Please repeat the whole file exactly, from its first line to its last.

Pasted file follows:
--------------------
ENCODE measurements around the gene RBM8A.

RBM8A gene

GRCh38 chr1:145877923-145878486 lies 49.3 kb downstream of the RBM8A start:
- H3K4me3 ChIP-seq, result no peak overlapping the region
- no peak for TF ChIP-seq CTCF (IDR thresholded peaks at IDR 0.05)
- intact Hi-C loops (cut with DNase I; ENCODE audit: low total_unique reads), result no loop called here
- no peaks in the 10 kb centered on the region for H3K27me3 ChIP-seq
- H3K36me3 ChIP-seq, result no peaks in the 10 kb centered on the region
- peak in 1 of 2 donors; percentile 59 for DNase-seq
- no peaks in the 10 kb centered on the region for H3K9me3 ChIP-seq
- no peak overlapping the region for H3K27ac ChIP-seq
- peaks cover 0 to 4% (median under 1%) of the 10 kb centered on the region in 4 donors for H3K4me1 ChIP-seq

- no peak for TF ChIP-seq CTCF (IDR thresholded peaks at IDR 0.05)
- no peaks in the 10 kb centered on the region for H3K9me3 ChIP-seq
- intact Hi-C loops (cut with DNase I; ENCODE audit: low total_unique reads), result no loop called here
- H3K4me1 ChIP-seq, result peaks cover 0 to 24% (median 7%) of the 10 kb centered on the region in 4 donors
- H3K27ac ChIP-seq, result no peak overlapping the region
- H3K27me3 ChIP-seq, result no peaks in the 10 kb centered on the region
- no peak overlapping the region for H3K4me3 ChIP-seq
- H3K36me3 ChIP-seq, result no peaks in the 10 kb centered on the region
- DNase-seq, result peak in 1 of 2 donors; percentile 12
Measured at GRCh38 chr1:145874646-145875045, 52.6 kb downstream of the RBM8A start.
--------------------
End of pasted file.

ENCODE measurements around the gene RBM8A.

RBM8A gene

GRCh38 chr1:145877923-145878486 lies 49.3 kb downstream of the RBM8A start:
- H3K4me3 ChIP-seq, result no peak overlapping the region
- no peak for TF ChIP-seq CTCF (IDR thresholded peaks at IDR 0.05)
- intact Hi-C loops (cut with DNase I; ENCODE audit: low total_unique reads), result no loop called here
- no peaks in the 10 kb centered on the region for H3K27me3 ChIP-seq
- H3K36me3 ChIP-seq, result no peaks in the 10 kb centered on the region
- peak in 1 of 2 donors; percentile 59 for DNase-seq
- no peaks in the 10 kb centered on the region for H3K9me3 ChIP-seq
- no peak overlapping the region for H3K27ac ChIP-seq
- peaks cover 0 to 4% (median under 1%) of the 10 kb centered on the region in 4 donors for H3K4me1 ChIP-seq

- no peak for TF ChIP-seq CTCF (IDR thresholded peaks at IDR 0.05)
- no peaks in the 10 kb centered on the region for H3K9me3 ChIP-seq
- intact Hi-C loops (cut with DNase I; ENCODE audit: low total_unique reads), result no loop called here
- H3K4me1 ChIP-seq, result peaks cover 0 to 24% (median 7%) of the 10 kb centered on the region in 4 donors
- H3K27ac ChIP-seq, result no peak overlapping the region
- H3K27me3 ChIP-seq, result no peaks in the 10 kb centered on the region
- no peak overlapping the region for H3K4me3 ChIP-seq
- H3K36me3 ChIP-seq, result no peaks in the 10 kb centered on the region
- DNase-seq, result peak in 1 of 2 donors; percentile 12
Measured at GRCh38 chr1:145874646-145875045, 52.6 kb downstream of the RBM8A start.